Association between different dietary polyphenol subclasses and the improvement in cardiometabolic risk factors: evidence from a randomized controlled clinical trial
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Due to their different chemical structures and metabolism, polyphenol subclasses may have specific impact on cardiometabolic risk factors. Our aim was to evaluate whether the intake of different polyphenol subclasses is associated with clinical outcomes beneficially improved by polyphenols in a nutritional trial performed by our group (postprandial lipid response, glucose homeostasis, early insulin secretion and oxidative stress).
The present study is a secondary analysis of a nutritional intervention study with a diet naturally rich in polyphenols. The data are derived from 78 participants at high cardiovascular risk who completed the ETHERPATH trial. The associations between variations in polyphenol subclasses (phenolic acids, anthocyanidins, flavones, flavan-3-ols, flavonols and flavanones) and clinical outcomes beneficially influenced by polyphenols were firstly explored by Spearman’s correlation. Thereafter, adjustment for gender, age and body mass index (BMI) was run. Linear regression analysis was used to assess the class of polyphenols that best predicted the outcome.
Flavanone intake was inversely correlated with postprandial lipid response, whereas flavone intake was related to postchallenge glucose response. Anthocyanidins and flavan-3-ols associated positively with early insulin secretion. The decrease in urinary isoprostanes correlated with anthocyanidins, flavan-3-ols and flavonols. Correlations did not change after adjustment for gender, age, and BMI. Linear regression analysis showed an independent association between flavonols and urinary isoprostanes, whereas early insulin secretion was mainly associated with flavan-3-ols intake.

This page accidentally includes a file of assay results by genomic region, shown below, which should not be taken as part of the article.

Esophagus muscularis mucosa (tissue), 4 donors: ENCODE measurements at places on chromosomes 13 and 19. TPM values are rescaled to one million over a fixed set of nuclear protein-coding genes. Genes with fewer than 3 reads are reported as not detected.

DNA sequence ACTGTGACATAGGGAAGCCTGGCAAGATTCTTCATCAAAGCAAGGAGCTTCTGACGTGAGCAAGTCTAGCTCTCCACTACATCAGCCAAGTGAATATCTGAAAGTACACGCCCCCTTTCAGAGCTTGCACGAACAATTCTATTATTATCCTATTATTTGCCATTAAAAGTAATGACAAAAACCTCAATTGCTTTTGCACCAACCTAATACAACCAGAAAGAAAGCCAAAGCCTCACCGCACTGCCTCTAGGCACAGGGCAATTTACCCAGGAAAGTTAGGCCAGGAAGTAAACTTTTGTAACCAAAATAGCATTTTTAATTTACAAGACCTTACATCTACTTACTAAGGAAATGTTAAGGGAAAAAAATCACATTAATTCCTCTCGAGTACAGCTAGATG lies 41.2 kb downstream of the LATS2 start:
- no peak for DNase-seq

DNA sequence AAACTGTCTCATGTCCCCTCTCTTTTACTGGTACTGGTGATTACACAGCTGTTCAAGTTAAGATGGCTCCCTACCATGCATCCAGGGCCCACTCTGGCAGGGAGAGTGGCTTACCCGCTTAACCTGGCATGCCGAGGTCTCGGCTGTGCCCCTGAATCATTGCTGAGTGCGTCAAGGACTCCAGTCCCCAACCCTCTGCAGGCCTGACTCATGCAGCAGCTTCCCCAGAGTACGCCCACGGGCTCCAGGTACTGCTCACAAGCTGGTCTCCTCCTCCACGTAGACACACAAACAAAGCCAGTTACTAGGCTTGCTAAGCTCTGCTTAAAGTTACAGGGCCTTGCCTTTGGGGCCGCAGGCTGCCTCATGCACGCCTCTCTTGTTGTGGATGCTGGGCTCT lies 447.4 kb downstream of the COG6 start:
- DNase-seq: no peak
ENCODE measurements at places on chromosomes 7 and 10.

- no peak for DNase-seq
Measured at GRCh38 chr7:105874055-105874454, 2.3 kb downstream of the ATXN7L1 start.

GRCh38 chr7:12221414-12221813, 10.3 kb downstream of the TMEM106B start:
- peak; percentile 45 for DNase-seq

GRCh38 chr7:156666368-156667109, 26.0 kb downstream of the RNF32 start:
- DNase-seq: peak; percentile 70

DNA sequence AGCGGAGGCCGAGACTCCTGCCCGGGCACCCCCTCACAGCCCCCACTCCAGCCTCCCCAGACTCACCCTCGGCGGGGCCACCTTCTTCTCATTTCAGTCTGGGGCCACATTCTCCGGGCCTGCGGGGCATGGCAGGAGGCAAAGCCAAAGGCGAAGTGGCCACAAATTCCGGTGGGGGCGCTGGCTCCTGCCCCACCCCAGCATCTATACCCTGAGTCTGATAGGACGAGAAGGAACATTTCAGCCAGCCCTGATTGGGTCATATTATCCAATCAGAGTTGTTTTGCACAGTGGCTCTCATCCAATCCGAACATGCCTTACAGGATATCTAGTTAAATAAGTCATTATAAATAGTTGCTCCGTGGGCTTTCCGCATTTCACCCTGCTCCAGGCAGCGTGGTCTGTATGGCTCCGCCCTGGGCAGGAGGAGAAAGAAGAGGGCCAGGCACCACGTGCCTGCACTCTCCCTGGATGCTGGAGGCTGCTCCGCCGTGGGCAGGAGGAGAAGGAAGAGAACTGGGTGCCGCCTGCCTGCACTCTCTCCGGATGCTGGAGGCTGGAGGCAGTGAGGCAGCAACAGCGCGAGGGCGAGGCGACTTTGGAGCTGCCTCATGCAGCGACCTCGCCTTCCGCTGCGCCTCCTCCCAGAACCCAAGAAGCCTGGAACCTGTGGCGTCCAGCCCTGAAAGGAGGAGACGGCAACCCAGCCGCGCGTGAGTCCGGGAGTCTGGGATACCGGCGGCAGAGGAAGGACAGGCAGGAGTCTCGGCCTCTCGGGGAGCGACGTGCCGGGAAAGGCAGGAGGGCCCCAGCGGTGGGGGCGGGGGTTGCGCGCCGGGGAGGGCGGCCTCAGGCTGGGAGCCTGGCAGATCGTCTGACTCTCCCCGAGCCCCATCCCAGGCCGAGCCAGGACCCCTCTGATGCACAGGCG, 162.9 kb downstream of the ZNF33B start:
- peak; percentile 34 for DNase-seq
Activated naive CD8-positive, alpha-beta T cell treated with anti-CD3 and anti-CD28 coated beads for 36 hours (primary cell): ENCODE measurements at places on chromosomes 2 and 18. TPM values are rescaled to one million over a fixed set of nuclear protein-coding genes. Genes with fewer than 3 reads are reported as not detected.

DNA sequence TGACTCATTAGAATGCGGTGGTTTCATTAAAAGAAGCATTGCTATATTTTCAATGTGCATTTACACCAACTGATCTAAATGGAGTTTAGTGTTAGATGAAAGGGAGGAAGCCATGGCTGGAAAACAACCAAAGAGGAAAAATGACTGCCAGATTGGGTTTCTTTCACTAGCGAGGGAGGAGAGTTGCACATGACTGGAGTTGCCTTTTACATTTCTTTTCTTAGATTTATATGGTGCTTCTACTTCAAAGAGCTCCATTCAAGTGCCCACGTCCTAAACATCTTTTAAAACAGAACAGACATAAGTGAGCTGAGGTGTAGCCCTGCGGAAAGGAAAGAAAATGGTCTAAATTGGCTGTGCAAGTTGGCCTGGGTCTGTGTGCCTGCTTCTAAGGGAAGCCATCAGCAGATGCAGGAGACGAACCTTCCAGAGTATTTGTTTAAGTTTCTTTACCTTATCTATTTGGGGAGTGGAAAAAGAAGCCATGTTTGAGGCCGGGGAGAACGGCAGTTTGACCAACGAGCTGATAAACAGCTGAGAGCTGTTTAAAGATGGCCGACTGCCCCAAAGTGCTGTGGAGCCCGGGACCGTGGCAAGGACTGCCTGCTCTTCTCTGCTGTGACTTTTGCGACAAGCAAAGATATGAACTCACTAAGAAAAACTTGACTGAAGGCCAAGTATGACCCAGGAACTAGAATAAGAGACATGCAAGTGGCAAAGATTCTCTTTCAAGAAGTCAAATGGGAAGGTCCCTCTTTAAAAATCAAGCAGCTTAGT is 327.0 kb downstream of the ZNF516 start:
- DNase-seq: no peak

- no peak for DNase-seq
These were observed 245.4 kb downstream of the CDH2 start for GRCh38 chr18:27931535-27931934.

The results of this study show that a polyphenol-rich diet may have a pleiotropic effect on cardiometabolic risk factors thanks to the specific action of different polyphenol subclasses.
KeywordsFlavonoids Phenolic acids Lipid response Glucose homeostasis Urinary isoprostanes
The trial was supported by European Community’s Seventh Framework Programme FP7/2009-2012 under grant agreement FP7-KBBE-222639, Etherpaths Project and by “Ministero dell’Istruzione, dell’Università e della Ricerca,” Rome, Italy, PRIN 2010-2011—2010JCWWKM. We gratefully acknowledge Angela Giacco for skillful dietary assistance.
Compliance with ethical standards
Conflict of interest
The authors declare that they have no conflict of interest.
This study was approved by the Ethics Committee for the Biomedical Activity of the Federico II University of Naples.
Human and Animal Rights disclosure
All human rights were observed in keeping with the Declaration of Helsinki 2008 (ICH GCP), and with the ethical standards of the responsible committee on human experimentation (Ethics Committee for the Biomedical Activity of the Federico II University of Naples). There are no animal rights issues as this is a clinical study.
Written informed consent was obtained from all participants being included in the study.
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